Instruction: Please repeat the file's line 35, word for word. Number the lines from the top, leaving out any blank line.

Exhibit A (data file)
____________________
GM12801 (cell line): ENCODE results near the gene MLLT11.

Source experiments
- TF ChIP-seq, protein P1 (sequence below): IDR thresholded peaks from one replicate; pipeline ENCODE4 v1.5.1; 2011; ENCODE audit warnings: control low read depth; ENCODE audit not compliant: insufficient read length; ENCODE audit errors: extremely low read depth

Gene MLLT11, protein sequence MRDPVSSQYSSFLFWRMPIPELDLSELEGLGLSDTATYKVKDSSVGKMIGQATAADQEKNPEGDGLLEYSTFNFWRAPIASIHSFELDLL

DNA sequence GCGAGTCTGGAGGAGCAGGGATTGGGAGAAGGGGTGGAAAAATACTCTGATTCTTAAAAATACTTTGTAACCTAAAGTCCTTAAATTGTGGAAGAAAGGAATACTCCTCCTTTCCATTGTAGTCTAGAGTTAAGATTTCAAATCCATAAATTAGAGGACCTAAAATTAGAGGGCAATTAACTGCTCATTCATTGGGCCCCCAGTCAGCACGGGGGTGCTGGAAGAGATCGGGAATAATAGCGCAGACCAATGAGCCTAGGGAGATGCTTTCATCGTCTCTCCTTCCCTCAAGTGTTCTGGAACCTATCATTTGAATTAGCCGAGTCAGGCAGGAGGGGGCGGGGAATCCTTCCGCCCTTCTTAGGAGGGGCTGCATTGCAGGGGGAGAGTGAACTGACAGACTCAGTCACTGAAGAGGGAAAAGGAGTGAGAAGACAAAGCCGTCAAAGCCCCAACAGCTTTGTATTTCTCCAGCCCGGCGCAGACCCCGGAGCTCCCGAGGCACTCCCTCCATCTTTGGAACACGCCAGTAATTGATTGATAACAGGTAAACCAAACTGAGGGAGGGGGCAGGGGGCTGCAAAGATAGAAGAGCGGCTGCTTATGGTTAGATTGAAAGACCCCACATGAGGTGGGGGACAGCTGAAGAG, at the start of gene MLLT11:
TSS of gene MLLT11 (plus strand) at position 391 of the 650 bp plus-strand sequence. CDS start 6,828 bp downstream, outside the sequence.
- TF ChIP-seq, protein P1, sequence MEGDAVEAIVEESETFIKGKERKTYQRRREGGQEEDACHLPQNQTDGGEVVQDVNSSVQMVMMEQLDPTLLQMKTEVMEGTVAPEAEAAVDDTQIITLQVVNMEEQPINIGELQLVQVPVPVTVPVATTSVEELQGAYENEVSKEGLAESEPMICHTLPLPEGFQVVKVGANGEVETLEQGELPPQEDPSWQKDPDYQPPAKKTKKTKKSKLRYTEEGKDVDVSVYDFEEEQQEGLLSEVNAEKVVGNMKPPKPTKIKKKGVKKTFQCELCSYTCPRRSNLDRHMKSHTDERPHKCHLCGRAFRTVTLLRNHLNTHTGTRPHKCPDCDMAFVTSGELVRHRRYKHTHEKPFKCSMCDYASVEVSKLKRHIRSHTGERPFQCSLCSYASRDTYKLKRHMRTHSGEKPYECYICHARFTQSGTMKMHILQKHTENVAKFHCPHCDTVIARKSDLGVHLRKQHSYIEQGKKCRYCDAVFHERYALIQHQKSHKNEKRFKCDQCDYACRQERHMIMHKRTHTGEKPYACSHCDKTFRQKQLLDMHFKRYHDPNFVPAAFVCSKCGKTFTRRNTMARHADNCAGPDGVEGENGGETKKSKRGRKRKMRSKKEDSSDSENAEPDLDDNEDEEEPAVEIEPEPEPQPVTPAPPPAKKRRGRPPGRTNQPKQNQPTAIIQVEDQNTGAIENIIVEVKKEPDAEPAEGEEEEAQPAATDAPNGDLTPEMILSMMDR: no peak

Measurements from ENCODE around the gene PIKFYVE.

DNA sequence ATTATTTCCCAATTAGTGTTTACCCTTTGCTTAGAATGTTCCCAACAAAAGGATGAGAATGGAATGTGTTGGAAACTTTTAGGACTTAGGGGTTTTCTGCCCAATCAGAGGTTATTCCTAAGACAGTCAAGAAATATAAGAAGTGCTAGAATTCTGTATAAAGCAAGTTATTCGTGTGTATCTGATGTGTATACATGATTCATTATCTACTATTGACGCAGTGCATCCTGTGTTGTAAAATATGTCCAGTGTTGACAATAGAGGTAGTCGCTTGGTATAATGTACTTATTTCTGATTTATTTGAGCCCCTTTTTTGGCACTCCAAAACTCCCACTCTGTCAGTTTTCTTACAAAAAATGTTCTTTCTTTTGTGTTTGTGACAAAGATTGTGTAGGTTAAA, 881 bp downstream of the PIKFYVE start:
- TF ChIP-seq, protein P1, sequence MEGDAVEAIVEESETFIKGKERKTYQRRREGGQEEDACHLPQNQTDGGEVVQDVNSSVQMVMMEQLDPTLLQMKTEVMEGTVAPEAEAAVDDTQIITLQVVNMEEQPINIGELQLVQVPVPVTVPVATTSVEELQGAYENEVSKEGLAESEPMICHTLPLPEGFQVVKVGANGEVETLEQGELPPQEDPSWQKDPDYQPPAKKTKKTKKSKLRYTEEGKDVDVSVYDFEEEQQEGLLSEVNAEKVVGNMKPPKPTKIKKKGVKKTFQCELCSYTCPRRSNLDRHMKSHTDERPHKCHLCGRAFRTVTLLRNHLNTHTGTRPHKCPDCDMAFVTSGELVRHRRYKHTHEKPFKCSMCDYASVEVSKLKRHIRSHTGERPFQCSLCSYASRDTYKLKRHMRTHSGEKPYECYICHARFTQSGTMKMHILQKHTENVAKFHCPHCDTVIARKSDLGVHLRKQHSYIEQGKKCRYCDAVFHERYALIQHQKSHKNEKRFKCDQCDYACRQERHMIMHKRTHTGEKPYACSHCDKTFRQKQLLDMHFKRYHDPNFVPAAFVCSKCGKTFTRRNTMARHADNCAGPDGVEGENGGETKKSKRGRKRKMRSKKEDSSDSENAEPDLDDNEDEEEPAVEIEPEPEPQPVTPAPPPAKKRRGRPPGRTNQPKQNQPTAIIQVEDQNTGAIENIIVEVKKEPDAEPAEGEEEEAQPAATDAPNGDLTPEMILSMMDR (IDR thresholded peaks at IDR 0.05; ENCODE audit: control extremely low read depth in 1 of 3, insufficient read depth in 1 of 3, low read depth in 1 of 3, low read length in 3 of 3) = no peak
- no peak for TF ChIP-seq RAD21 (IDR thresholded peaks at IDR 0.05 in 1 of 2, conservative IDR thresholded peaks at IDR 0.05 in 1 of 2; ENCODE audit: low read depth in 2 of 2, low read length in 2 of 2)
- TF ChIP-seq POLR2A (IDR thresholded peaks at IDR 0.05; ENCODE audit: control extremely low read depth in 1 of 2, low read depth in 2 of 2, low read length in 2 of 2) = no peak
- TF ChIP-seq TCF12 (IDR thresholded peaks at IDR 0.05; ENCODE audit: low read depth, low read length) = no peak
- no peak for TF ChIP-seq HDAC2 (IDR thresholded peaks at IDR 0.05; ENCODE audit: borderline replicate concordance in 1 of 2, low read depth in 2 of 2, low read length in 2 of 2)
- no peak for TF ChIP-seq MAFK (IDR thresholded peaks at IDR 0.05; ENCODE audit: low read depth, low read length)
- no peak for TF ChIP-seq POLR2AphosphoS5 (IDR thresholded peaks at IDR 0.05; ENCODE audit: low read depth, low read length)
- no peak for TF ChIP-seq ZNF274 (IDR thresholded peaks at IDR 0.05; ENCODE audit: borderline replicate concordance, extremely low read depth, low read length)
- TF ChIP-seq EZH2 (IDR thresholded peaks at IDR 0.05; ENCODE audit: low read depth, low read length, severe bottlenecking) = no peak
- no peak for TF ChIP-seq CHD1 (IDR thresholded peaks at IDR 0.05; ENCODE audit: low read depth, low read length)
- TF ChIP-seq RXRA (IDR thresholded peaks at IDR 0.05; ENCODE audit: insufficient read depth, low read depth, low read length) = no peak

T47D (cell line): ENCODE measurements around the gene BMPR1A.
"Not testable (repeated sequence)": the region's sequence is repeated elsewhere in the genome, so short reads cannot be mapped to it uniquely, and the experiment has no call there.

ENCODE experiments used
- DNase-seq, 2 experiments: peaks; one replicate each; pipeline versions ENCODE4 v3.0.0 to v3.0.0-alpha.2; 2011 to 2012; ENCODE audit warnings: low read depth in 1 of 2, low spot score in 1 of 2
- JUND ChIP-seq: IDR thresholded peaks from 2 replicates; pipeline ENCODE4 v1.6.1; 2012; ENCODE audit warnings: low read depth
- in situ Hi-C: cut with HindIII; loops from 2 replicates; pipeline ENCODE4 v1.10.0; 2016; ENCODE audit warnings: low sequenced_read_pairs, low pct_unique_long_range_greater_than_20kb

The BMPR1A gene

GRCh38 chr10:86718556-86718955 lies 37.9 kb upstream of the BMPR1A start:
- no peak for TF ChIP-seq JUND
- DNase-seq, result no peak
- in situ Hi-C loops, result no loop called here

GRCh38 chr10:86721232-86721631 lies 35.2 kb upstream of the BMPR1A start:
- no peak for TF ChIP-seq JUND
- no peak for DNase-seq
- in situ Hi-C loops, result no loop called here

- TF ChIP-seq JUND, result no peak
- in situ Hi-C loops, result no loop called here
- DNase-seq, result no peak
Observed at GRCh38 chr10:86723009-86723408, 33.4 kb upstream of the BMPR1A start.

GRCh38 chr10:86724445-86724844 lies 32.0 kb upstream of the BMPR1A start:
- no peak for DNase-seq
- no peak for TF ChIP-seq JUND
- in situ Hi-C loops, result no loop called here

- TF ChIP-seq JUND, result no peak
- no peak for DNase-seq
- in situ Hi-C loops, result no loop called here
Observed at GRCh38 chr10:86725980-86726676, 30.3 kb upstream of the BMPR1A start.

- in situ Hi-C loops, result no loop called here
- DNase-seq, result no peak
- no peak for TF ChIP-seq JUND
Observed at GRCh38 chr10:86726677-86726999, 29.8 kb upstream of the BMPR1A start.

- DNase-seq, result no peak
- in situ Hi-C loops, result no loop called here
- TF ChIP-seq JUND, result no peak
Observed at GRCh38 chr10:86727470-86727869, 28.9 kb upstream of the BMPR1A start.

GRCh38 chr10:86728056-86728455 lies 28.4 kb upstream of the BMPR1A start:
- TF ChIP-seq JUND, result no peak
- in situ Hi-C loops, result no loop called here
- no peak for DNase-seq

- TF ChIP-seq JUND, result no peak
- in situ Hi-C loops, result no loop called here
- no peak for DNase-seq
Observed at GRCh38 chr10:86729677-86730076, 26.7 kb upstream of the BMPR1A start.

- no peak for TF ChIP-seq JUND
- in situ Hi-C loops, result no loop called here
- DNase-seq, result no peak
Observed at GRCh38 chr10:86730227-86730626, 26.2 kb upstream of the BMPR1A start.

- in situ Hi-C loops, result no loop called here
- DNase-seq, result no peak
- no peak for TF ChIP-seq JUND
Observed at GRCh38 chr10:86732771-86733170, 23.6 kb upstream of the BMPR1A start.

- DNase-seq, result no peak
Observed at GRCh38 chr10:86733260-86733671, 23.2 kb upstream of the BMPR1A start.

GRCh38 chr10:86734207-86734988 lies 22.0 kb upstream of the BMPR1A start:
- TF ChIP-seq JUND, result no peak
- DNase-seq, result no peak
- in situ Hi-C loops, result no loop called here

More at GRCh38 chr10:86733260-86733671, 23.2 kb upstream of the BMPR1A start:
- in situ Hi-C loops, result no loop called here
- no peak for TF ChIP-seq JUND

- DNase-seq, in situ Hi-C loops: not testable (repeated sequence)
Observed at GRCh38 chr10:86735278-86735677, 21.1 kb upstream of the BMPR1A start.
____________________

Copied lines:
- in situ Hi-C loops, result no loop called here